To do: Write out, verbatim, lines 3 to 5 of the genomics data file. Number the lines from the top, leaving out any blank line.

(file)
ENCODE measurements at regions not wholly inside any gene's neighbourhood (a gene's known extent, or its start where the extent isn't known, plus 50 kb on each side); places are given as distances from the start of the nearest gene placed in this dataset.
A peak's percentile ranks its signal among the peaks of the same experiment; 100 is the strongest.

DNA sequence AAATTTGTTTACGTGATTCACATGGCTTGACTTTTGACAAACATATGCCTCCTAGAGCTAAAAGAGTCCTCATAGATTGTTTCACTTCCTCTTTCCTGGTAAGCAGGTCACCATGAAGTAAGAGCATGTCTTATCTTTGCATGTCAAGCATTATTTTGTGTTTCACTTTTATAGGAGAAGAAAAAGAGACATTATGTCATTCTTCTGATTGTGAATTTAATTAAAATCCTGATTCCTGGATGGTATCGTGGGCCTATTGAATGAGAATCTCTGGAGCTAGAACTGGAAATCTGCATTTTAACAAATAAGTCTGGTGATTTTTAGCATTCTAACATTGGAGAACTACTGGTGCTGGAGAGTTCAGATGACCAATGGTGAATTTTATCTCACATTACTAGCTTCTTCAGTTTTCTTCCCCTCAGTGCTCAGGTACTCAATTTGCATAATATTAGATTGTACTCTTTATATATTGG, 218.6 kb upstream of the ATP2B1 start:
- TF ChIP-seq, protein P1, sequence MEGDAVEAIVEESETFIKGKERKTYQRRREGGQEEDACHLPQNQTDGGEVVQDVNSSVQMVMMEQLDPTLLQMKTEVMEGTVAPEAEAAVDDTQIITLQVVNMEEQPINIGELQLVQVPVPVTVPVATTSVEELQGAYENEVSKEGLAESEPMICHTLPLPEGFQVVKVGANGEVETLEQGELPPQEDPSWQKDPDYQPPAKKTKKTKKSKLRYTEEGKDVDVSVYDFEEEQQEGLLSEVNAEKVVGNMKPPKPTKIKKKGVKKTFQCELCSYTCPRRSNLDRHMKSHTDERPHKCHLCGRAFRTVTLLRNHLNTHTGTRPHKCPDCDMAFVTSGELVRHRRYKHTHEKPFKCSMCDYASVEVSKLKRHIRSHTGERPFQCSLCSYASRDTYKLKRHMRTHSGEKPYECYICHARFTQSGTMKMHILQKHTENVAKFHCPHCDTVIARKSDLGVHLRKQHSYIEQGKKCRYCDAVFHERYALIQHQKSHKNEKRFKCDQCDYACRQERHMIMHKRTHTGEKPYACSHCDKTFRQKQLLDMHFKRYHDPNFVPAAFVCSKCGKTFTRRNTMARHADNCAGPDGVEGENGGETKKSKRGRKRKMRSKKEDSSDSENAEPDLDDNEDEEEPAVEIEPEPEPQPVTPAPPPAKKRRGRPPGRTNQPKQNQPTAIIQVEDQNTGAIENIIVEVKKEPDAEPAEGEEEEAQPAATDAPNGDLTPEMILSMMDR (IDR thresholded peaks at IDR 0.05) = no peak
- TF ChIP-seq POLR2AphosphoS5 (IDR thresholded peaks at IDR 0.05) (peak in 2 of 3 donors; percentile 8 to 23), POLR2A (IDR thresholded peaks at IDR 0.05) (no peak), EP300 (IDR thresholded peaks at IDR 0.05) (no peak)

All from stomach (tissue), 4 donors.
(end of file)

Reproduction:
DNA sequence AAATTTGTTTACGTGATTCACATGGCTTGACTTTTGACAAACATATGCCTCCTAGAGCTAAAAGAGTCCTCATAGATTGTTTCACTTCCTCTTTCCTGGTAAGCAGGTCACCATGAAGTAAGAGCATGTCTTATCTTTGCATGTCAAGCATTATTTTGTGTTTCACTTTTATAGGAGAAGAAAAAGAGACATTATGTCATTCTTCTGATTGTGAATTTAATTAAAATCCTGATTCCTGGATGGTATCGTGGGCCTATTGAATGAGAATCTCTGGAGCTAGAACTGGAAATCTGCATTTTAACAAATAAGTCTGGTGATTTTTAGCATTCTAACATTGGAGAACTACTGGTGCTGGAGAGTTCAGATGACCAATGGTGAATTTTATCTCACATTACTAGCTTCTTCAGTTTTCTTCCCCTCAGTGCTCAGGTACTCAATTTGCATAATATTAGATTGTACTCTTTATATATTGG, 218.6 kb upstream of the ATP2B1 start:
- TF ChIP-seq, protein P1, sequence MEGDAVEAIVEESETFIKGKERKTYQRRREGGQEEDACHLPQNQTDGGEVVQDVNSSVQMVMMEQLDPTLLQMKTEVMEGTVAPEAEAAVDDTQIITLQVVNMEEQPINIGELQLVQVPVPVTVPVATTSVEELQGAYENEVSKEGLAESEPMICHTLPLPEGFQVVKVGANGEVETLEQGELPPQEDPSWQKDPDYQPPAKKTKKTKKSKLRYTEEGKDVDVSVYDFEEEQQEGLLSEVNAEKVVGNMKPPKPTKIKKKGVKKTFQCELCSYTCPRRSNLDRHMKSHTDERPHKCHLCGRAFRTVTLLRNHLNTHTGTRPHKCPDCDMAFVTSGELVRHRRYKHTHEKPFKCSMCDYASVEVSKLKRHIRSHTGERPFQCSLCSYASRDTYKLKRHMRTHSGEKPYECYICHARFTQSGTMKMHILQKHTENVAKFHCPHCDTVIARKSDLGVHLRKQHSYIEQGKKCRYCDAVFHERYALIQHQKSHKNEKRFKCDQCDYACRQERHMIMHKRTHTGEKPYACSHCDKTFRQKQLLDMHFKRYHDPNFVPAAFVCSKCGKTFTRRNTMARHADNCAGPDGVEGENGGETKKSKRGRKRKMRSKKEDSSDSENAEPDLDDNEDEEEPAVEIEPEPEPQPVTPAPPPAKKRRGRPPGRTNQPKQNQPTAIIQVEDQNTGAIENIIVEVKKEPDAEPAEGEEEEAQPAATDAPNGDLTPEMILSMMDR (IDR thresholded peaks at IDR 0.05) = no peak
- TF ChIP-seq POLR2AphosphoS5 (IDR thresholded peaks at IDR 0.05) (peak in 2 of 3 donors; percentile 8 to 23), POLR2A (IDR thresholded peaks at IDR 0.05) (no peak), EP300 (IDR thresholded peaks at IDR 0.05) (no peak)